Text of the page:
When networking isn’t working

Getting-the-Most-out-of-Your-Networking-Event-SB

Why your networking opportunities are a waste of time

By Elliot Chan, Opinions Editor
Formerly published in the Other Press. November 11, 2015

Remember the last school day in high school when you, your classmates, and everybody else gathered in the foyer to sign yearbooks? Remember how you tried to accumulate as many signatures and H.A.G.S. (have a great summer) as possible? Remember how empty that feeling was after? That is how I often feel when I go to networking events.

Ask any working professional and they will tell you that networking, at some point, contributed to their success. But where and how they network? That they seldom share. I’m far from a successful professional, but I think I know when my time is being wasted. My time is being wasted when I’m not making any genuine connections. Like those speed-dating events that people do to find romance, I feel that same way with attending networking events in search for employment. If there is no connection in five minutes, I slowly start sneaking away.

If you approach a networking event for your sole benefit, i.e. employment opportunities, you’ll ultimately fail. Rarely are employers hiring at these events, and if they are, you entering their lives spontaneously and then disappearing a few minutes later will not go far in influencing them to hire you. Instead, approach a networking event with an additional purpose. Ask yourself: What would I like to learn at this event? Product development? Marketing strategies? Sales tactics? Whatever. Rather than showing off your smarts and woefully impressing people who don’t care, gain knowledge by communicating with those who have more experience than you.

One thing I found really useful at a networking event was to have a project going in. If I had to report on the event, what where the topic be? What can I wrap my story around? Let’s say I was at a tech-startup event (I’ve been to a lot of those), I could write about the hardest aspect of building or working at a startup company. Then I probe, I interview, I meet people who work at those companies, and I asked them the question: “What’s the hardest thing about working at a startup company?” I’m gaining knowledge. I’m getting results. At the end of it all, I have a collection of interviews and maybe even an article with knowledgeable insights. What I decide to do with that post is up to me. I can share it via my own network and up my Klout score, I can keep it for myself, or heck, I can send it to those who I have interviewed and see if they would be interested in the content. I have done more than network; I have made a connection. I’ve gone the extra distance and shown my spunk.

Networking events are a waste of time if you are collecting business cards. Business cards are worth less than Pokémon cards if you don’t reengage with the person. They’ll forget about you as quickly as you’ll forget about them.

Give me give me

Illustration by Ed Appleby

What to do when you reek of desperation

By Elliot Chan, Opinions Editor
Formerly published in The Other Press. November 4, 2015

We all want something. We all have objectives and goals. That’s good. That’s the fuel that propels us forward in life. However, there are times when we’ve been sitting idle or maybe even fallen behind. We end up thinking that good things will never happen, and that we’ll never get back to where we were or achieve what we want. It could be money, romance, competition, or personal pursuit—when we put all our chips down on the table, we can’t help feeling desperation creep up.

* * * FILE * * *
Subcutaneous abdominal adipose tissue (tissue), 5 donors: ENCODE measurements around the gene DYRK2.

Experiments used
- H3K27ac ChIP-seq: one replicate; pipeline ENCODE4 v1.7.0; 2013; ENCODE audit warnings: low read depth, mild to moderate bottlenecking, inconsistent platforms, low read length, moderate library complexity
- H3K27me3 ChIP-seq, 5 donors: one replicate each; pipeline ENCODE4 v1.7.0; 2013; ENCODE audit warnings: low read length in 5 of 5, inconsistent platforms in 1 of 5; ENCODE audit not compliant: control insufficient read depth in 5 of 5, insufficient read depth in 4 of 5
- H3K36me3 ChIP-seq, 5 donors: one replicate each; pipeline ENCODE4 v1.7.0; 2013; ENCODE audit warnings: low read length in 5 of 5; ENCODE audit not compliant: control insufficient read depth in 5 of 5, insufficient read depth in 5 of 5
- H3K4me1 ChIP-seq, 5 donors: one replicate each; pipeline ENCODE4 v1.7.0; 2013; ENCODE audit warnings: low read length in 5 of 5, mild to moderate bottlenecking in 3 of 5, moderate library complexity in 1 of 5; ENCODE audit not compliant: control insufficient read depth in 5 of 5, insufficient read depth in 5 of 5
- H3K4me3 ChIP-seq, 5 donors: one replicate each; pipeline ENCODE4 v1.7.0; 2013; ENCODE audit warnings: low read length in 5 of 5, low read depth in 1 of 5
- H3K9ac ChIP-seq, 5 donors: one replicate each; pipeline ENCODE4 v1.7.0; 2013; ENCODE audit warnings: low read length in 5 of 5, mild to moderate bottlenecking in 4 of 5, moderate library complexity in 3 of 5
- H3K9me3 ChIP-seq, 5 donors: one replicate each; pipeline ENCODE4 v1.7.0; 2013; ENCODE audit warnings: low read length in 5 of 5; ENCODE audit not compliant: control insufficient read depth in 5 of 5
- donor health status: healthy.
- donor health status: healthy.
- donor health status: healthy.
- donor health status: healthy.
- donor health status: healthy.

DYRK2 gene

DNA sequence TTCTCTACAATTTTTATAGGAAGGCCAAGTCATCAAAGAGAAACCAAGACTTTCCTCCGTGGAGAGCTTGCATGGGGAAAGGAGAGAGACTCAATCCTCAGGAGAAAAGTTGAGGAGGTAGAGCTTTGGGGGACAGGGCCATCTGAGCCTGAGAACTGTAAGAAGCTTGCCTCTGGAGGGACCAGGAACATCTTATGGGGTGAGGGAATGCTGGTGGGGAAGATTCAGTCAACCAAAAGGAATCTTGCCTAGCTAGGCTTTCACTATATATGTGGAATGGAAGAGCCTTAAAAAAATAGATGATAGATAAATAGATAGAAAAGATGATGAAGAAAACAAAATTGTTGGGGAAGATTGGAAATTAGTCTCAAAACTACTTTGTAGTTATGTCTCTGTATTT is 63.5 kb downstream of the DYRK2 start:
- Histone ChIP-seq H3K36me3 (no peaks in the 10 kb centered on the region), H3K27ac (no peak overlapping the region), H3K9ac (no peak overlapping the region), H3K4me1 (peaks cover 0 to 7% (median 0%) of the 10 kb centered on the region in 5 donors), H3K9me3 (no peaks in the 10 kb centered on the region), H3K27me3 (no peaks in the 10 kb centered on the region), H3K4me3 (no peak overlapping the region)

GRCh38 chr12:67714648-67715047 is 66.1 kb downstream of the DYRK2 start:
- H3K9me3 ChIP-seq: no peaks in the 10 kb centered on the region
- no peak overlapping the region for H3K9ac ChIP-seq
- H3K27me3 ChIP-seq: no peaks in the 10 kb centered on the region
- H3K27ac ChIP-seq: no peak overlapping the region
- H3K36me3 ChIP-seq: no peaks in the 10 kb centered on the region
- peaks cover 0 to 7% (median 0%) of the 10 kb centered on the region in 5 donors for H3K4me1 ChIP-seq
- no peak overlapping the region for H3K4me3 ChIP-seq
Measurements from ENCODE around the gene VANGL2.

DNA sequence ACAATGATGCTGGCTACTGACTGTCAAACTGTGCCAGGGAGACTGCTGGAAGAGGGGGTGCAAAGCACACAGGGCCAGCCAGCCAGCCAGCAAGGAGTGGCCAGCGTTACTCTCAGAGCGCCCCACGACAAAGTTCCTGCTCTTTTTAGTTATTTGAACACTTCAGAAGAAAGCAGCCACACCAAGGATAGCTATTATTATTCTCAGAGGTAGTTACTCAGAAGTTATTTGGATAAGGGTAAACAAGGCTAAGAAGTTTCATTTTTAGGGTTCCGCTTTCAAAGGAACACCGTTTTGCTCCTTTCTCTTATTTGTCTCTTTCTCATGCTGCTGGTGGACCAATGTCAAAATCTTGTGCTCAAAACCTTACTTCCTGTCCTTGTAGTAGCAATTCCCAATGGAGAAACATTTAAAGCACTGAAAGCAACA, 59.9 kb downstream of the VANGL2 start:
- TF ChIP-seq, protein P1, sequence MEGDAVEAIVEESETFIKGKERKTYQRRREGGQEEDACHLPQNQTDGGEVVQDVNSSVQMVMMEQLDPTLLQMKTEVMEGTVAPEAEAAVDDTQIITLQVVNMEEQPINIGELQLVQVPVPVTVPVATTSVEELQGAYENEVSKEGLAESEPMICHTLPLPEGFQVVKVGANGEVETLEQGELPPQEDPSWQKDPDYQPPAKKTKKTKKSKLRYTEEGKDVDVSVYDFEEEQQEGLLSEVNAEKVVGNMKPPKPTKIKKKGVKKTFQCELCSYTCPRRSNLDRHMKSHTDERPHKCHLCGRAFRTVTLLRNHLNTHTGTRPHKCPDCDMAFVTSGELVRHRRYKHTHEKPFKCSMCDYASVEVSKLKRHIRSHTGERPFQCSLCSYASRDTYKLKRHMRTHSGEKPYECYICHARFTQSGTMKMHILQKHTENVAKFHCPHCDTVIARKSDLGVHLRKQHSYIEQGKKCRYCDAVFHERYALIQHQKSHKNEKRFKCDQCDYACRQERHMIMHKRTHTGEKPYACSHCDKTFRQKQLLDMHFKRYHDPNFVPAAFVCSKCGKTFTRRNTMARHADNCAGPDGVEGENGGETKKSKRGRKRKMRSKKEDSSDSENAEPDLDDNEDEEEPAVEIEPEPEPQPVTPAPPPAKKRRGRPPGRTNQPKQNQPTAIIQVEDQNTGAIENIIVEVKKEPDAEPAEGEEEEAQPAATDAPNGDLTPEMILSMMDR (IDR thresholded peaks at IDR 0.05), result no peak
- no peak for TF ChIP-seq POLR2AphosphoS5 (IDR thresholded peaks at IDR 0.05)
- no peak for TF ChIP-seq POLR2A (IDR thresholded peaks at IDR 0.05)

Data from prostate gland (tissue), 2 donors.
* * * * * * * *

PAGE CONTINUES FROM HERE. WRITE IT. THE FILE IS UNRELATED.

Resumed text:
Our desperation is a response to our stress. It’s useful in a life-or-death situation. When we are desperate for food, for example, we would go to incredible length to feast. There’s nothing stronger than the will to live. But when it comes to being desperate in a social interaction, such as a job interview or a first date, our undeniable hunger may be incredibly off-putting.

Nobody likes being around people who are desperate. Nobody wants to work with someone who is on edge about every task, or go out to dinner with someone who has an agenda. Most of us want to relax and not feel our heart beating out of our chest. Now, I understand that simply saying “Don’t be desperate” is not the solution. It’s not a switch you can turn off and on. It goes deeper than that.

Desperation is rooted in fear. You fear that you’ll be in debt forever. You fear that you’ll be alone forever. You fear that all your hard work will be for nothing. To lose the smell of desperation on you, you need to wash the fear off yourself, and be reminded that what progress you are going to make will be gradual. Do people win lotteries? Sure. But you cannot bank on that. What you need to do is accept that you’ll have to take baby steps towards your goals. You’ll feel less desperate if your tasks seem achievable to begin with.

Alternatively, you can just forget about it. So you are single, and worried that you’ll be alone forever. You’ve gone on dates, but there’s no magic and it just didn’t click. Stop dating for a bit. Take a class. Go on a trip. Meet new people. Pivot away from the problem and work on something else for a bit. Build your confidence back up in something else and then dive back into dating after.

Nowadays, we are not faced with deadly situations. Our own fears are constructed inside our own brain, and that’s where they fester. When you wonder why you are striking out, it could be because the people around you can smell your desperation. Get clean, relax, and know that you’ll get many chances. But before you take another one, maybe take a break first.